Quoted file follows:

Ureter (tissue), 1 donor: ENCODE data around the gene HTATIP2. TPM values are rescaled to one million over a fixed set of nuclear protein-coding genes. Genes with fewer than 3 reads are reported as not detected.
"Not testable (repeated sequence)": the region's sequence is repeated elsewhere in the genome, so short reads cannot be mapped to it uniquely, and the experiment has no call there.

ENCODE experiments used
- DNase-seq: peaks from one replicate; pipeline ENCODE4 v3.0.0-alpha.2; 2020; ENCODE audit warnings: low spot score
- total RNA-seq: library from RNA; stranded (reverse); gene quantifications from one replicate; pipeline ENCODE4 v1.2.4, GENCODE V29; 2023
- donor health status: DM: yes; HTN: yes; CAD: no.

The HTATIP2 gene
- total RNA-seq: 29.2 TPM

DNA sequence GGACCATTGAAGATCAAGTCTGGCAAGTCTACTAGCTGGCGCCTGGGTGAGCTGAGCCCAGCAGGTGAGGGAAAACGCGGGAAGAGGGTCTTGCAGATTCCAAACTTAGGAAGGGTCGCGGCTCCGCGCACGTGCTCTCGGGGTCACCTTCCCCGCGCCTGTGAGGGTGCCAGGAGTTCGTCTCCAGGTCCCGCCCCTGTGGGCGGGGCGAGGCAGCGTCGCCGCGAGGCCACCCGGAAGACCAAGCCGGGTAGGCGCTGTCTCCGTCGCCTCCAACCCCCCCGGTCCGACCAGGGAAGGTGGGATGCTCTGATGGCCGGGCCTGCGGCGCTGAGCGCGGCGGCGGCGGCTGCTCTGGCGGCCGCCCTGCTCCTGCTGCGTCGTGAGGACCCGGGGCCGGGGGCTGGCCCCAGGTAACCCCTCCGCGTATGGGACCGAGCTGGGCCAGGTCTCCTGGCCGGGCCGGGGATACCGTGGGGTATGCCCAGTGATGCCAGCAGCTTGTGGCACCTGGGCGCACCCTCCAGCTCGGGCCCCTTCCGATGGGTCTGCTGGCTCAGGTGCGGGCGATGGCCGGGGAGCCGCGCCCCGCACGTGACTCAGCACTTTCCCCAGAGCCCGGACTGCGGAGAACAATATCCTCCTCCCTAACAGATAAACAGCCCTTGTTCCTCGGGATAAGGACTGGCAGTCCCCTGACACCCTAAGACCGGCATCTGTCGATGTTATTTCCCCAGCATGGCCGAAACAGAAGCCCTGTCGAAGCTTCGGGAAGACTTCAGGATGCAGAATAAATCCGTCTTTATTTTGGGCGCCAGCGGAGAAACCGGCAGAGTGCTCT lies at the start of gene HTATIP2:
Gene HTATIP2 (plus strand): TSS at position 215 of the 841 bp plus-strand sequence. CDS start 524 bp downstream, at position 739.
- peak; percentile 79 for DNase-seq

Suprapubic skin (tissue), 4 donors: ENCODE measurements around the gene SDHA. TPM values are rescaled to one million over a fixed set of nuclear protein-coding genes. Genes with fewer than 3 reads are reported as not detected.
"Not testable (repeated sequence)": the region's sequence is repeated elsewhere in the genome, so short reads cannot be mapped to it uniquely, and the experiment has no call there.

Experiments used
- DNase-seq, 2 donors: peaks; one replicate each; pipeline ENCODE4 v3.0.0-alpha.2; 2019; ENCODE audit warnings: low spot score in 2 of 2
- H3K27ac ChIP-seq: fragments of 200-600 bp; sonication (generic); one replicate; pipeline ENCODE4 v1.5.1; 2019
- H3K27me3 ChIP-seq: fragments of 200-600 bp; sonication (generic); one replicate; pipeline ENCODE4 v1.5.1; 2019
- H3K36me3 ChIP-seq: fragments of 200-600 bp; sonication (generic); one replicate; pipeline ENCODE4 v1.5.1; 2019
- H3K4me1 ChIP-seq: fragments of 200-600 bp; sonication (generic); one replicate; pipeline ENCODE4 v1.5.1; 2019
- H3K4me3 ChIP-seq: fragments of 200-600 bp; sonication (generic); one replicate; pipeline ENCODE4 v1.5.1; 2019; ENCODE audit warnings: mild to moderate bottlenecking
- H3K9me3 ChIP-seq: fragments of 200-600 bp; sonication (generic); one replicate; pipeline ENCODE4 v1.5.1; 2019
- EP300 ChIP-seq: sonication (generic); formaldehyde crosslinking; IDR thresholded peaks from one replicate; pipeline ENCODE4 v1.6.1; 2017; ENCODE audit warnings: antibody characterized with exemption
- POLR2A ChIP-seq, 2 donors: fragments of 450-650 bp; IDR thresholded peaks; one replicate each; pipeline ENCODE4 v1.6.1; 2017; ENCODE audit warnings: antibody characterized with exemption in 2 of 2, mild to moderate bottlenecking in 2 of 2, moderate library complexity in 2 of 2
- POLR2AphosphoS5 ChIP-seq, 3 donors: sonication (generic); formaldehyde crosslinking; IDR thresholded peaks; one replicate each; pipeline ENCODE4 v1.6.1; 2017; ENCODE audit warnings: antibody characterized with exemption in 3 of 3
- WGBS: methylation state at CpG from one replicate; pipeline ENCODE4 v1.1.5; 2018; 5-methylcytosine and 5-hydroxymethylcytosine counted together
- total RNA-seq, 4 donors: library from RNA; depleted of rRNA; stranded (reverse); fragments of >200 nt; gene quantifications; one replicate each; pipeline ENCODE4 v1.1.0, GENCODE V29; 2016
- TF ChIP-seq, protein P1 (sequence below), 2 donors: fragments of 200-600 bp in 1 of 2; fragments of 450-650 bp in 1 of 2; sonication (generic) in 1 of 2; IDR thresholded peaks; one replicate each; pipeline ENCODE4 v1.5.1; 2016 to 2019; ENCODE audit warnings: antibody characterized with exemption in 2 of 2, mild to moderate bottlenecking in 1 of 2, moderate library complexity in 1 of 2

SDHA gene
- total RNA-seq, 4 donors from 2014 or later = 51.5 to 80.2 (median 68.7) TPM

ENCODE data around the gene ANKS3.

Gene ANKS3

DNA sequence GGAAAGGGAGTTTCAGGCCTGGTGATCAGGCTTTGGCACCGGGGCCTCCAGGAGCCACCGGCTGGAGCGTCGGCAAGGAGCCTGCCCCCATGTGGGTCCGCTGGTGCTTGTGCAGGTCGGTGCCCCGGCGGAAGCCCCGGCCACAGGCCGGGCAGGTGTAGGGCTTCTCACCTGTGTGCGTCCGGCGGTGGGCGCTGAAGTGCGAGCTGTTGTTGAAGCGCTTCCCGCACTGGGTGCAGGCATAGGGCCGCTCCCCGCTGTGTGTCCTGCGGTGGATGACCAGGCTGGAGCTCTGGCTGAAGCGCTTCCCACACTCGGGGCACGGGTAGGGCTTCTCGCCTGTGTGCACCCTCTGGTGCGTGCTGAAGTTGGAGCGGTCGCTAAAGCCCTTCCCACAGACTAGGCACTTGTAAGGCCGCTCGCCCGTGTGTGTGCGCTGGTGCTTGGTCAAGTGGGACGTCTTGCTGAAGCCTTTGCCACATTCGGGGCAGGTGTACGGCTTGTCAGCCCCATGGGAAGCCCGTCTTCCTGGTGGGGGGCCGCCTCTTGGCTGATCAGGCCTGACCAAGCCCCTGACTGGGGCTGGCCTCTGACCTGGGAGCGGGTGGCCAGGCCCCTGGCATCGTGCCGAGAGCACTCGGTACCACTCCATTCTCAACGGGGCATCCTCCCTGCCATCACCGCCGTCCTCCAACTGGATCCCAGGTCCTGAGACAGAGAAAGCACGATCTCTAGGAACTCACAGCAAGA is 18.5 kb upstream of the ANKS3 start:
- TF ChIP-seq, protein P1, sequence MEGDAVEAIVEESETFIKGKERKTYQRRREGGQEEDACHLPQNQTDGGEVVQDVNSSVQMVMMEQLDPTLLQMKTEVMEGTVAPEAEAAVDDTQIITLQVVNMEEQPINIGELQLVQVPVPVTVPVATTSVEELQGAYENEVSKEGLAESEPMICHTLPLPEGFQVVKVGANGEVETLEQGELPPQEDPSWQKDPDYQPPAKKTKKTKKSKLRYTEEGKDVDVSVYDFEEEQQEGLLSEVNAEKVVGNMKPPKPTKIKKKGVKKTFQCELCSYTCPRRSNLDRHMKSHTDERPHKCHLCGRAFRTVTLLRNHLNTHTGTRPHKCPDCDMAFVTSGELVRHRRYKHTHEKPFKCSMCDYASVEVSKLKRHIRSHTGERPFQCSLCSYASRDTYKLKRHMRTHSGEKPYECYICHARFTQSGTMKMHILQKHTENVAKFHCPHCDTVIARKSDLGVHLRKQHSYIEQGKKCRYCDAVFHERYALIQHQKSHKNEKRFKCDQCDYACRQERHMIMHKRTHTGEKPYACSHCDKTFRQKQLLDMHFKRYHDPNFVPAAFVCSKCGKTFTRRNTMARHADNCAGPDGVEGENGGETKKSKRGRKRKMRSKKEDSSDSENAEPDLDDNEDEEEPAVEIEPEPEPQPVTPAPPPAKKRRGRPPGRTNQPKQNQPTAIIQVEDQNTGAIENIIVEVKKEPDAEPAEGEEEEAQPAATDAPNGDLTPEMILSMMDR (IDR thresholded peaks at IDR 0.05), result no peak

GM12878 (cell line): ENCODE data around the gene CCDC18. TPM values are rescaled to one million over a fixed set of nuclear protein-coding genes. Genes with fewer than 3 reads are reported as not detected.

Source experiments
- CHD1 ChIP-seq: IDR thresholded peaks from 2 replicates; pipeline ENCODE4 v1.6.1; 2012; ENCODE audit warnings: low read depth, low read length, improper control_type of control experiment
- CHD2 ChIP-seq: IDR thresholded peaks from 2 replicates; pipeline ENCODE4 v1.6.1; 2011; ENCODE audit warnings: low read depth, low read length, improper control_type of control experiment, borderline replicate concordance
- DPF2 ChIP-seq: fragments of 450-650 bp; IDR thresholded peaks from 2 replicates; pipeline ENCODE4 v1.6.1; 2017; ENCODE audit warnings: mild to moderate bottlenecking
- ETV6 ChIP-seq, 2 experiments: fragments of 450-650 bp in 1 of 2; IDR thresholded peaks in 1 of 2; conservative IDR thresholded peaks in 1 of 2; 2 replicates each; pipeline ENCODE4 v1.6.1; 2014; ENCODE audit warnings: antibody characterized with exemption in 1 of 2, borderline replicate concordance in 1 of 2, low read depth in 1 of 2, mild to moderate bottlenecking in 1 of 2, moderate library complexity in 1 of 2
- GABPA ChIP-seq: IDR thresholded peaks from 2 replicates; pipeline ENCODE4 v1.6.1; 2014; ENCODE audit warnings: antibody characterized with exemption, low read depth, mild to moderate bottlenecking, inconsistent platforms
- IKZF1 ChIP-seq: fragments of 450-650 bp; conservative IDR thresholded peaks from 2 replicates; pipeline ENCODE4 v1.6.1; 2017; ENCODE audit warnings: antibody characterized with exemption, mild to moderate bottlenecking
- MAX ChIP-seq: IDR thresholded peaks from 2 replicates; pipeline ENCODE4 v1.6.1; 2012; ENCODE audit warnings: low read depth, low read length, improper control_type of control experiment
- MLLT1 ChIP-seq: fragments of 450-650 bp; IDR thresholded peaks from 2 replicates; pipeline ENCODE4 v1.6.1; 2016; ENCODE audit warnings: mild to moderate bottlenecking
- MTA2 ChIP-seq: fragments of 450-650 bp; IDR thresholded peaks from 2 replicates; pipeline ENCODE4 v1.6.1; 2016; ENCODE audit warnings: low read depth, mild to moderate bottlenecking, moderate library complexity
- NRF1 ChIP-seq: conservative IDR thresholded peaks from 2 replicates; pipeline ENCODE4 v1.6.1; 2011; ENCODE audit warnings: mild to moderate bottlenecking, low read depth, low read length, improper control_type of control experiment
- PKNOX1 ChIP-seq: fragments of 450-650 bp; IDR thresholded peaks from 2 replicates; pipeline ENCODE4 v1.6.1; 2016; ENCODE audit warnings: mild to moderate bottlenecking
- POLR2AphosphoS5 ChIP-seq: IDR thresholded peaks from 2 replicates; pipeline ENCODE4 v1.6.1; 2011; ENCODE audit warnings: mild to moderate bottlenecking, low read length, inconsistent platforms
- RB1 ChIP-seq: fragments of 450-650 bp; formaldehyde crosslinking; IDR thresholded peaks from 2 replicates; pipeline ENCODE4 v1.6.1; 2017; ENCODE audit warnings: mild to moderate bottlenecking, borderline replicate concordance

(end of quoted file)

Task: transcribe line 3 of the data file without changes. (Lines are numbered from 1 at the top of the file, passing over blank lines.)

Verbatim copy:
ENCODE experiments used